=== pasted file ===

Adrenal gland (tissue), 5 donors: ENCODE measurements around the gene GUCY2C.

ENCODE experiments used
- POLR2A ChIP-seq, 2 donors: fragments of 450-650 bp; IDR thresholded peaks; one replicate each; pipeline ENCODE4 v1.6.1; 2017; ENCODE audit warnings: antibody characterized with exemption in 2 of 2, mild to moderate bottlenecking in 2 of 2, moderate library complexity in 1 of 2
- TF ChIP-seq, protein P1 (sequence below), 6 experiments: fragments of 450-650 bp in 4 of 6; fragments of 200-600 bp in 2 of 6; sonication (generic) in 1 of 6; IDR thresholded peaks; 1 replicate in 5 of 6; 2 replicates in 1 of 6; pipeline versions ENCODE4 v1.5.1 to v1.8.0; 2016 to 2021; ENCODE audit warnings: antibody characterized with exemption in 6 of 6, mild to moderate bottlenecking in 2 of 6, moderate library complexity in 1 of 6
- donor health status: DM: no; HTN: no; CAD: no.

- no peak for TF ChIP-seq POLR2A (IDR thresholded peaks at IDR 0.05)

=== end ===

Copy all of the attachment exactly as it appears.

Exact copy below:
Adrenal gland (tissue), 5 donors: ENCODE measurements around the gene GUCY2C.

ENCODE experiments used
- POLR2A ChIP-seq, 2 donors: fragments of 450-650 bp; IDR thresholded peaks; one replicate each; pipeline ENCODE4 v1.6.1; 2017; ENCODE audit warnings: antibody characterized with exemption in 2 of 2, mild to moderate bottlenecking in 2 of 2, moderate library complexity in 1 of 2
- TF ChIP-seq, protein P1 (sequence below), 6 experiments: fragments of 450-650 bp in 4 of 6; fragments of 200-600 bp in 2 of 6; sonication (generic) in 1 of 6; IDR thresholded peaks; 1 replicate in 5 of 6; 2 replicates in 1 of 6; pipeline versions ENCODE4 v1.5.1 to v1.8.0; 2016 to 2021; ENCODE audit warnings: antibody characterized with exemption in 6 of 6, mild to moderate bottlenecking in 2 of 6, moderate library complexity in 1 of 6
- donor health status: DM: no; HTN: no; CAD: no.

- no peak for TF ChIP-seq POLR2A (IDR thresholded peaks at IDR 0.05)